The first socialist revolution in history. In 1871, at the end of the war against the Germans, the people of Paris revolted and brought down the government. During a few months the city lived under an ideal socialist democracy. Government troops then took back the city, resulting in the most terrible slaughter of civilians ever seen. More than 20000 dead, 40 000 prisoners.

The revolt was a great source of inspiration for Lenin. Its crushing probably inspired Franco.

While Marx claimed to influence the Paris Commune, the real theorist behind it was the anarchist Proudhon.

The first time workers took state power into their own hands. They established in the Commune a form of government more democratic than ever seen before. Representatives were mandated on
policy questions by their electors, they were recallable at any time and were paid wages that reflected those of their constituents. The Commune was a working body, not a talk shop. The distinction between
legislative and executive arms of government was abolished. Marx's Civil War in France is a suberb account of the history and significance of the Commune. The Commune was drowned in blood by the
conservative French government in Versailles, cheered on by the ruling classes of the world.

Wyclef: I'm not sure that one can be said to be the theorist behind the Commune because it defied all theories. The Paris Commune was the example of creativity, inventiveness and audacity (if you like) of the people. True though, Marx wasn't the one behind it either. Vice versa, the Commune can be said to behind Marx -- Marx added the line: "The old governmental order has to be crushed." (or something like that) in the Communist Manifesto after the experiences of the Paris Commune.

The situationists had something very interesting opinions about the Commune and albeit stated early sixties they haven't still been consider as seriously as they should.
Some quotes:

The apparent successes of this workers are actually its fundamental failures (reformism or the establishment of a state bureaucracy), while its failures (the Paris Commune) are its most promising successes so far, for us and for the future.

The Commune was the biggest festival of the nineteenth century. Underlying the events of that spring of 1871 one can see the insurgents’ feeling that they had become the masters of their own history, not so much on the level of “governmental” politics as on the level of their everyday life.

The Commune represents the only implementation of a revolutionary urbanism to date — attacking on the spot the petrified signs of the dominant organization of life, understanding social space in political terms, refusing to accept the innocence of any monument. Anyone who disparages this attack as some “lumpenproletarian nihilism,” some “irresponsibility of the pétroleuses,” should specify what he believes to be of positive value in the present society and worth preserving (it will turn out to be almost everything).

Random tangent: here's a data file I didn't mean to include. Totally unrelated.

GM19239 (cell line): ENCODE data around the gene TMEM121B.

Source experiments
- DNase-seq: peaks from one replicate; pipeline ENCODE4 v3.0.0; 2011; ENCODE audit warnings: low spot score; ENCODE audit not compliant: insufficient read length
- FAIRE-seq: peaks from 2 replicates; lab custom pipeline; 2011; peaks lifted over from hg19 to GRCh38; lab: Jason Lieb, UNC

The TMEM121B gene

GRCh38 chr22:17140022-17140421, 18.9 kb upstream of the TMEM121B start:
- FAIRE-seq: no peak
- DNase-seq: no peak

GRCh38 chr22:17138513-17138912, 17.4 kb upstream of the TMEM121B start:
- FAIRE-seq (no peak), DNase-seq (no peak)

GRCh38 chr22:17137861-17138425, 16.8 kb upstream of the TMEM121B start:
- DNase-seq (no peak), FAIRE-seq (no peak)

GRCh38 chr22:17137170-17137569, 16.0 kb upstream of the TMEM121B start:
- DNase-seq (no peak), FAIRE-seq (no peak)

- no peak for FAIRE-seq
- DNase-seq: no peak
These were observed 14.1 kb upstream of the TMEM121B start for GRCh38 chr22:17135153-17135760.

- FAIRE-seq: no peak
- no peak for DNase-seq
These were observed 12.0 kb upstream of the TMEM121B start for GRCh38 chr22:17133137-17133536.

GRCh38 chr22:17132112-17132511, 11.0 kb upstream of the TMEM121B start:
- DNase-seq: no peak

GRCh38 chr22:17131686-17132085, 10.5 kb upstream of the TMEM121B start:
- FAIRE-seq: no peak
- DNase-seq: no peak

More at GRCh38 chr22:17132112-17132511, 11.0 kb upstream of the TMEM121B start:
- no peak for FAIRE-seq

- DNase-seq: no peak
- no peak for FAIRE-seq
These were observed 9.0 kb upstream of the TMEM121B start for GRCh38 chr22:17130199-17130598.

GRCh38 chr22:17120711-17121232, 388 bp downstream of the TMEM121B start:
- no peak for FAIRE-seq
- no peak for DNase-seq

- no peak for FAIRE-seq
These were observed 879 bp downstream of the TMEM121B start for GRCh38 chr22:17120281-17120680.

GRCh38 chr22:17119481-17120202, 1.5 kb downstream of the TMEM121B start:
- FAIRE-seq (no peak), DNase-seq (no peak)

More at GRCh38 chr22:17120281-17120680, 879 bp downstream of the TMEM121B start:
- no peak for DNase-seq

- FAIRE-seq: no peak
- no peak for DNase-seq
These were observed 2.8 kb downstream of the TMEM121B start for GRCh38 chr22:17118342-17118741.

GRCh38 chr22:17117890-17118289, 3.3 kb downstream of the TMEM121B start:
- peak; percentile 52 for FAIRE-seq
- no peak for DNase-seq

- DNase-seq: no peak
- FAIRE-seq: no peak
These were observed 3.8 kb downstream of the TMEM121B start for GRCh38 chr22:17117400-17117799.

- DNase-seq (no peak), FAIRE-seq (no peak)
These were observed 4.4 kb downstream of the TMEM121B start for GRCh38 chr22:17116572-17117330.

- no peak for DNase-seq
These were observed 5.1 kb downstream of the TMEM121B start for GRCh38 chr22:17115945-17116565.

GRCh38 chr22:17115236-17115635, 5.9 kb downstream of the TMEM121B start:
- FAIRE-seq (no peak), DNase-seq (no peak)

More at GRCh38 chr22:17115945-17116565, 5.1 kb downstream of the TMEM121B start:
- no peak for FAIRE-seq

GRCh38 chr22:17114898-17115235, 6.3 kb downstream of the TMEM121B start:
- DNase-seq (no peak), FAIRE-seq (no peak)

Theoreticians who examine the history of this movement from a divinely omniscient viewpoint (like that found in classical novels) can easily prove that the Commune was objectively doomed to failure and could not have been successfully consummated. They forget that for those who really lived it, the consummation was already there.

Whereas Marx said: "The most important social measure of the Commune was its own existence in acts."

And Engels: "Look at the Paris Commune — that was the dictatorship of the proletariat."

The Paris Commune was the name of the state set up to run Paris during civilian uprising in the spring of 1871. At the time, France was a plutocratic psuedo-democracy ruled by the National Assembly, a nominally elective body dominated by the wealthy classes. That March several radical socialist workers' groups, growing desperate because of faltering economic conditions and humiliated by national failure in the Franco-Prussian War, banded together to rise up and and expel the Assembly, which fled to Versailles.

For three months the "Communards" controlled Paris, attempting to remake the city into an idealized communal society in which all people were equal and all property was collectively owned. Meanwhile, smaller copycat uprisings developed in other French cities and the governments of Europe held their collective breath, fearing uprisings in their own territories.

But in May the National Assembly struck back brutally, invading Paris with an army of 130,000, utterly crushing the Commune in a week of bloody, block-by-block fighting. Almost 20,000 people were executed in the ensuing reprisals.

The Paris Commune cannot be considered a success, but it served as a powerful inspiration to the worldwide socialist movement. Its leaders were remembered as heroes and martyrs and its symbol - a plain red banner - became, via the bolsheviks, the enduring color of the communist movement that is still found in the present-day Chinese and North Korean flags.

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